03 May 2010

On Style

Coco Chanel


Fashion fades, only style remains the same. - Coco Chanel

If we had to pick a single characteristic that defines the people of Hong Kong, that would be our deep love of high-end fashion. In a society where money becomes an object of worship, there exists a belief that style in fashion can also be purchased. Stalking from shops to shops at IFC and Landmark, walking out of them carrying bags that are printed with recognisable logos, that does not just suggest we are only followers of certain trends, it also suggests that we have style. In Hong Kong, being stylish simply means wandering around on the streets with a monogram pattern Louis Vuitton purse, or if you have a subtler taste, a pair of Jimmy Choo's moulded so as to fit a woman's feet elegantly. But do we necessarily have to follow trends in order to be stylish? Do high end fashion brands necessarily offer us style?



In 1910s and 1920s, one of the most revered fashion designers Coco Chanel invited women to escape from their bondage to beaded, flower-patterned dresses. Rather than associating the customary female sensitivity in colours with fashion, some black modernist rectangles of cloth were designed to fit the contour of a female body perfectly. This is how Coco Chanel thought fashion should go. If we lived in the 20s, would all women be deemed too implausible to not follow what Chanel said? Would Coco Chanel become our authority of what they should wear? The answers seem to be quite obvious.

Perhaps for those who manage to get out of the herd instinct in Hong Kong may criticise our blind submission to fashion designers, that trends are not necessarily wedded to styles, that clothes are merely for the protection from severe weather, since fashion does not embody implications of our intelligence and who we might be. Their problem, however, lies not in criticising our obsession with worldly possessions, but rather, in undermining our need of fashion to speak to us.

If fashion can suggest who we might be, it is because it works in the same way as a work of architecture does. A work of architecture talks to us about certain kinds of ideas and opinions that would most inappropriately unfold within our socially oriented society. The surroundings that we are comfortable with may sustain our moods, while they might not wholly mitigate the pressures of life, they certainly console. It remains true that for those who have suffered depression and bereavement that beauty can help relieve their pain.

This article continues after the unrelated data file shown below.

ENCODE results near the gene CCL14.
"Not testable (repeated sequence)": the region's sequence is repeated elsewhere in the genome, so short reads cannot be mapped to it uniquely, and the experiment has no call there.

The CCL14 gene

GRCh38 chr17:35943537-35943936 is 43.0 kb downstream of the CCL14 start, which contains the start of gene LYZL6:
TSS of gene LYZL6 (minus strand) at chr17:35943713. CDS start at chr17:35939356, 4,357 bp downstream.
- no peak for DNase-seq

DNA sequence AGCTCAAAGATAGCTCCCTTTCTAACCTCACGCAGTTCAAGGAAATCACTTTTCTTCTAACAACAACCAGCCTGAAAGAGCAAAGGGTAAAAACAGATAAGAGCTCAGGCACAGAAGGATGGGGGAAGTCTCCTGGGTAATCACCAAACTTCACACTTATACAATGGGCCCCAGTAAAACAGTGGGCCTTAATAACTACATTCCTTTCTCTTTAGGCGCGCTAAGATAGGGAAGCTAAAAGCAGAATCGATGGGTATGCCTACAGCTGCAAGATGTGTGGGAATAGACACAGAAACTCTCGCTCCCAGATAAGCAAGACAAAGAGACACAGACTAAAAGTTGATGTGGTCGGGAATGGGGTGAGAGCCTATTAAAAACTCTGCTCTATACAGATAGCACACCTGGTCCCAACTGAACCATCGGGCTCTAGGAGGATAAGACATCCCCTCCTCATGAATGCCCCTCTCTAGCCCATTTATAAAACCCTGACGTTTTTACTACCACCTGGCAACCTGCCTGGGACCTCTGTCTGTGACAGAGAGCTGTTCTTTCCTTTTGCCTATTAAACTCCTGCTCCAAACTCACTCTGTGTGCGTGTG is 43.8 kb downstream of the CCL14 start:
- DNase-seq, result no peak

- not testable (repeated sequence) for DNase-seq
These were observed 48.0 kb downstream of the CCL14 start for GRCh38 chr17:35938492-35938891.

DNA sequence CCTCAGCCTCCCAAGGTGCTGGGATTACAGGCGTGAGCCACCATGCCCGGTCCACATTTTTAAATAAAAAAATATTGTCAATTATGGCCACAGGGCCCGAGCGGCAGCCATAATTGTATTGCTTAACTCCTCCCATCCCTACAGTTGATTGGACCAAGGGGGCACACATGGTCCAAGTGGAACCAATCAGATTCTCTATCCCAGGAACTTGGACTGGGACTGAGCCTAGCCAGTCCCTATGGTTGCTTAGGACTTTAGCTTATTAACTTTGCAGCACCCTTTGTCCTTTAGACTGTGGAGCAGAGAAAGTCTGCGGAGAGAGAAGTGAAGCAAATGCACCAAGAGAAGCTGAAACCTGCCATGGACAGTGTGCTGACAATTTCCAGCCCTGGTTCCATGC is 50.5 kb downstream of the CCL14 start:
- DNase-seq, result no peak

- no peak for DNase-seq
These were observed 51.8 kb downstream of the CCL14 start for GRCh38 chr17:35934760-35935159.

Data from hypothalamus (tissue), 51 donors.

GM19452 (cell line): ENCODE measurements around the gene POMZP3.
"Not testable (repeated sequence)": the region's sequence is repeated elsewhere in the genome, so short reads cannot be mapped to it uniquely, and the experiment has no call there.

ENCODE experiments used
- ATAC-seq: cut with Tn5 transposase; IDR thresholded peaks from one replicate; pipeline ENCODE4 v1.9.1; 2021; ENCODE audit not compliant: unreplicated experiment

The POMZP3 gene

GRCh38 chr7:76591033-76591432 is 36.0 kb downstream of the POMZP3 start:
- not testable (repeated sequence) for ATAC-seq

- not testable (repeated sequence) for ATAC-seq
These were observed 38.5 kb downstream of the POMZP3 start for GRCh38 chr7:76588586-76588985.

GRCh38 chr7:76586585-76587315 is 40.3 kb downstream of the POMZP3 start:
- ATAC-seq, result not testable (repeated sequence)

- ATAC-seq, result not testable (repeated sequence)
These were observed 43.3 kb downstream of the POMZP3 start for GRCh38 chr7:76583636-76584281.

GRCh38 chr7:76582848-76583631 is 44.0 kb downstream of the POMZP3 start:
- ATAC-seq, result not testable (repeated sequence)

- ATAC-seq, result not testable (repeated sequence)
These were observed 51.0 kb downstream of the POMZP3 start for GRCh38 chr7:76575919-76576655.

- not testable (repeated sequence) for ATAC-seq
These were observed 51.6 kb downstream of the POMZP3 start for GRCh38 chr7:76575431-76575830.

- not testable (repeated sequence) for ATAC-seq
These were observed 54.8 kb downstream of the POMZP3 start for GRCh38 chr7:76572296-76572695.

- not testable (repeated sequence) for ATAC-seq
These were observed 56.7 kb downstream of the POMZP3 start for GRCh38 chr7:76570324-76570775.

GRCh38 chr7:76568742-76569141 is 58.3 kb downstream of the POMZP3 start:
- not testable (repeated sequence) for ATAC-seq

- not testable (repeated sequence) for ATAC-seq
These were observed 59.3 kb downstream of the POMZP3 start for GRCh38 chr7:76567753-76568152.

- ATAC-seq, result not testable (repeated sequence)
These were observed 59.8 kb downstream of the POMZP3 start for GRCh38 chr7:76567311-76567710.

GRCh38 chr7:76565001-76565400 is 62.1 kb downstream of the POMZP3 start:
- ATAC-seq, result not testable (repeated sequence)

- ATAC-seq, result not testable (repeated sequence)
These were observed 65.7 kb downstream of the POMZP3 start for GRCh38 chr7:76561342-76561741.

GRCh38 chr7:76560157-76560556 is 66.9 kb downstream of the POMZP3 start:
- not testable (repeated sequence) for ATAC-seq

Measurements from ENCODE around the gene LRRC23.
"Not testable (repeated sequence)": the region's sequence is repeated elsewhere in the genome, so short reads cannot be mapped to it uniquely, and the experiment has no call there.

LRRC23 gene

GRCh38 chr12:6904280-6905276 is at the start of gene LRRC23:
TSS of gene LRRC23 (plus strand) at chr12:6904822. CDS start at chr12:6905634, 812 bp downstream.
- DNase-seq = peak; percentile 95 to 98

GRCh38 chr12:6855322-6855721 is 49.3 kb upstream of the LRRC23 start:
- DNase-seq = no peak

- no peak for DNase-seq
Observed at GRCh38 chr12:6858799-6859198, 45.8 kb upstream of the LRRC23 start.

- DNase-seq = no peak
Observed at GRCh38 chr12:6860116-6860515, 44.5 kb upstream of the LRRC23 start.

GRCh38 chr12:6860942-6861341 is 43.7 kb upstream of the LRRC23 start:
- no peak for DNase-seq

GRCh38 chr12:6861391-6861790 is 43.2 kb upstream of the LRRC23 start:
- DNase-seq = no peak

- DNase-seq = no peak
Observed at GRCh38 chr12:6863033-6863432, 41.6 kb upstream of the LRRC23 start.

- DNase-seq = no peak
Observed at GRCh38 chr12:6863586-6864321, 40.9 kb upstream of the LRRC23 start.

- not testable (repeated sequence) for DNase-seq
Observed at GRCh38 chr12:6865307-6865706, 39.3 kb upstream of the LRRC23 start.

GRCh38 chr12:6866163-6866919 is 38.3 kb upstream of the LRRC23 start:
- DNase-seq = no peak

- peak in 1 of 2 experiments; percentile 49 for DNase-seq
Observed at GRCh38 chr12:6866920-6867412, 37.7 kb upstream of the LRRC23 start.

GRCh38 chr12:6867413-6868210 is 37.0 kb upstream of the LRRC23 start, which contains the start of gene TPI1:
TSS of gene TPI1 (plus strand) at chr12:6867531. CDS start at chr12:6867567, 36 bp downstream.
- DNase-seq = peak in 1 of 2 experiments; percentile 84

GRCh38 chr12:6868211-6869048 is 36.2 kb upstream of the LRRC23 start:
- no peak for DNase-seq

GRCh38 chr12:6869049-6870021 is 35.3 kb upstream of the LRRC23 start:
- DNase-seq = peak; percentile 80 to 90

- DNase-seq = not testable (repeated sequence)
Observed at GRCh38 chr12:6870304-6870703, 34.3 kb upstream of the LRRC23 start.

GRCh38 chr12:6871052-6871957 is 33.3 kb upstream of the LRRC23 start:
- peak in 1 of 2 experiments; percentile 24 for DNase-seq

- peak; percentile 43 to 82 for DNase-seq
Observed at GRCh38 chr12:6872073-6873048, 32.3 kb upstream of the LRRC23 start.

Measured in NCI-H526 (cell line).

Fashion follows a similar trajectory. It does not only suggest some kind of our aesthetic fondness which we are able to put on our bodies, but rather it is a material articulation of certain good ideas of life. It invites us to summon some of our long forgotten virtues that we may be reluctant to express but still wishfully hold on to: freedom, eccentricity, delicacy, elegance, etc. Behind its practical function of the protection of our bodies, fashion should also try to reflect back to us certain ideals as some responses to the reality.

Hussein Chalayan "2010 A/W Mirage"


If fashion designers can serve as guides of who we can be, why, then, do we have to follow the trends that they lay down for us? If fashion can speak to us and for us, why can't we just wear what we would like to wear, instead of submitting our thinking to the tyranny of fashion designers? Fashion, like architecture, should reflect some of the modern ideals that we cherish. We, as adults, can no longer indulge in daydreams like those back in our school days. That is delusional. Rather, we should stand tall and accept the reality. The fact that we wear what was once popular in the 80s or what we think is appropriate is the expression of our reluctance to face the reality. Perhaps the reality is always so disappointing that we need to take refuge in something that shores up our states of mind. But the act of following trends reminds us of not forgetting some of values that we ought to preserve in the modern society.

Of course, to follow trends is not to say we are stylish. However, within every single trend, fashion designers leave room for free play. Rather than standardising our tastes, styles can still be given birth depending on how we devise our mix and match and how we entertain colours. In the sphere of fashion, it is no longer significant to ask why we should wear it, but rather, how we should wear it. Fashion, in essence, allows us to appreciate what we admire in our hearts without being overwhelmed by them, while at the same time it remains contact with modern ideals which are essential for our survival.

Jean Paul Gaultier "2010 Matriachi Tequila"


We look for style not in Vogue, but in ourselves. Style always goes with people rather than money. One group of people may naively think money can purchase style while the other is convinced that fashion is a mere excuse for consumerism. They are both wrong. Fashion speaks of our ideals and at the same time enforces us to actively participate in our society. To refuse to follow trends is to refuse to respond to the society. But not everyone is fit to carry a Louis Vuitton purse. Not everyone's body can afford to carry Jean Paul Gaultier's. High-end fashion cannot guarantee us style. But following trends should remain our supreme guidance. Being in the trend, we can still change daily and be stylish. Until fashion is given its due place, we are unlikely to have style.

W

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